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Thread: Potholders-what do you use for the middle?

  1. #51
    Super Member LivelyLady's Avatar
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    I save old jeans and cut them to sandwich between to cotton batting pieces.

  2. #52
    Super Member BettyGee's Avatar
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    I use a sandwich of batting Insul-Brite and another piece of batting. So far no complaints from the recipents of my pot holders.

  3. #53
    Super Member JeanieG's Avatar
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    Quote Originally Posted by ghostrider
    I use a 'retired' cotton mattress pad for the innards of potholders...old ones are best, thicker and more closely quilted...and very minimally quilt them. Remember, every time you take a stitch through the layers, you put a hole through the heat shield.

    The mattress padding is plenty enough heat protection for anything coming out of an oven (unless you plan to hold it for an hour or so), it's easy to work with, it results in a nice 'grandma' type potholder and it's cheap.

    I just can't see buying special batting whose only purpose is to resist heat, has no real safety advantages (it is NOT flame resistant, and does not claim to be...it's almost entirely poly after all), can be difficult to find, and only works if the correct side of the potholder is facing the heat.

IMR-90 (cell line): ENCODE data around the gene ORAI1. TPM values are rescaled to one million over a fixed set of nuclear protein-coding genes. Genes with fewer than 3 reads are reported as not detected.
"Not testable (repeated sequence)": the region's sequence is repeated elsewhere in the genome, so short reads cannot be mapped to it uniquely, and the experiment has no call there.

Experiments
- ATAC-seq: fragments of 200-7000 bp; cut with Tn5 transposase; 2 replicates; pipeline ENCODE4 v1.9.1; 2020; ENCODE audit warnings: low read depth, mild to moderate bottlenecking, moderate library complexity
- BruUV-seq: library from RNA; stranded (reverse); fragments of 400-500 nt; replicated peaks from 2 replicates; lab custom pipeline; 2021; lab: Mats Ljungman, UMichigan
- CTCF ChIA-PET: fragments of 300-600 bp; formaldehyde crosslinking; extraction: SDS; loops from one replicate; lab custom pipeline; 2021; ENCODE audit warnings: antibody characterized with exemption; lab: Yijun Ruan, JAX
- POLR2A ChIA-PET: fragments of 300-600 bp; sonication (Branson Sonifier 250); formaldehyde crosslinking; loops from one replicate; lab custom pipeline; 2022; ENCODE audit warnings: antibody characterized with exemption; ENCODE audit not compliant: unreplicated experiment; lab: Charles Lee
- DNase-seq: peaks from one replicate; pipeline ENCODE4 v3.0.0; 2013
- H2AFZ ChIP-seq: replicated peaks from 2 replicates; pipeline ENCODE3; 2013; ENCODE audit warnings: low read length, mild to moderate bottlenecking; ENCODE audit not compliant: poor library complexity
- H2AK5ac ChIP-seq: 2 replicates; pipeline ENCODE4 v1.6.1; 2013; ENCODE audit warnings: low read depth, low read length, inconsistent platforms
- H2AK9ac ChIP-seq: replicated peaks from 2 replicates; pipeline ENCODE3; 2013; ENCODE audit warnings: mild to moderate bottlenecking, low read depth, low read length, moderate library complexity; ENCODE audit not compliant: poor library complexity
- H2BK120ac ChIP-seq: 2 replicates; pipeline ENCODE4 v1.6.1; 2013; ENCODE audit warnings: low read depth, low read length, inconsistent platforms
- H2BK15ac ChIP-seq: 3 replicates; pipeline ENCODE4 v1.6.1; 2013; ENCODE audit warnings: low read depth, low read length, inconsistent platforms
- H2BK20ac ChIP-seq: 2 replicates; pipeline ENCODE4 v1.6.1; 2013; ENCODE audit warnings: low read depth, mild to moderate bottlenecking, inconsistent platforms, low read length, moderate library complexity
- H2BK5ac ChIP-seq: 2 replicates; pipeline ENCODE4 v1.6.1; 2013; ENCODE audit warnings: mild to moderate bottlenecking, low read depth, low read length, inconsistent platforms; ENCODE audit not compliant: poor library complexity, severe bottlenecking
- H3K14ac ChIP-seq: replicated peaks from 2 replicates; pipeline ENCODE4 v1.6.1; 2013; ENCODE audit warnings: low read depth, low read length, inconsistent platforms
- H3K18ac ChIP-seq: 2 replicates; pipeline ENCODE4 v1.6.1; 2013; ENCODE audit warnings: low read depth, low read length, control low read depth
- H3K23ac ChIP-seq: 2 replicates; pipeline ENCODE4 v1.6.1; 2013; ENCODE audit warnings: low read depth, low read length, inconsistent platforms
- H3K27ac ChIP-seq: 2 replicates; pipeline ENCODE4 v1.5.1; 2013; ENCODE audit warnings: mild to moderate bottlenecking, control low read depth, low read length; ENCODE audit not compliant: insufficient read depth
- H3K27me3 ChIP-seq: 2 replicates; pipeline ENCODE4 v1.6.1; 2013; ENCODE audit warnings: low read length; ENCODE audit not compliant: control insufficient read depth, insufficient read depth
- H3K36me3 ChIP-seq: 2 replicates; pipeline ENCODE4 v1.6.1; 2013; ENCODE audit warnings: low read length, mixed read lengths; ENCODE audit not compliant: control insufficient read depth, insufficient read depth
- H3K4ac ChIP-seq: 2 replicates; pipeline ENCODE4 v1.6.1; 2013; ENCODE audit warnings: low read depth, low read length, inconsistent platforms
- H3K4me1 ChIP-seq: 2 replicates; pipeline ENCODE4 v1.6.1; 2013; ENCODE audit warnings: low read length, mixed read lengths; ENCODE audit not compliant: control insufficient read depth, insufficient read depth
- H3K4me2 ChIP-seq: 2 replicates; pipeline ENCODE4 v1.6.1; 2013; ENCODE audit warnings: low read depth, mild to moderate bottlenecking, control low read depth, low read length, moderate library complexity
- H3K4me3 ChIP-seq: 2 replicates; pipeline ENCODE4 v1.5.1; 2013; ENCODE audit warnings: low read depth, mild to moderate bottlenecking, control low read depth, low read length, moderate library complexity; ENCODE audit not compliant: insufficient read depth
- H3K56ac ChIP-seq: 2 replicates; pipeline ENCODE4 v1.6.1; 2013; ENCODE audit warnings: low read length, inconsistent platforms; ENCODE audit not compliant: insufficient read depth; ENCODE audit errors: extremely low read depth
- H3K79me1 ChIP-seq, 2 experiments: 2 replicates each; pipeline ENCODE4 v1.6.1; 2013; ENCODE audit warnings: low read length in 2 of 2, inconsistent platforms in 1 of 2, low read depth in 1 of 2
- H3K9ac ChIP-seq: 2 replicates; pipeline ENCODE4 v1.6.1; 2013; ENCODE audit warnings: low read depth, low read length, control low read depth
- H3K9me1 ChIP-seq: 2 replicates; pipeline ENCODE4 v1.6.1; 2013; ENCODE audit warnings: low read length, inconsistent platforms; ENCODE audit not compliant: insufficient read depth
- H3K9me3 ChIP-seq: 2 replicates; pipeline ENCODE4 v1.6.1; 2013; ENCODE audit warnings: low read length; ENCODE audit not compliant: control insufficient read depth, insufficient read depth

I do this too. I had some "old" cotton mattress pads and cut them all into hot pad size. The edges of the mattress pads supply many of these, I have quite a stack of them just waiting to be covered. Today's mattress pads are a joke. I finally found some great ones at Ikea that are all wonderful.

  4. #54
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    Quote Originally Posted by TonnieLoree
    They are potholders, so I would guess this is where I must store my pot. Let's see though; I don't have any pot. Therefore I do not require a potholder.

    In the home I grew up in they were called hot pads. Any time I have ever made a hot pad, I used the remnants from a mattress pad. The bottom was a piece of denim fabric from an old pair of jeans. The top part could have been remnants from Aunt Bessies dresses (after we removed Aunt Bessie).
    LOL! Thanks! J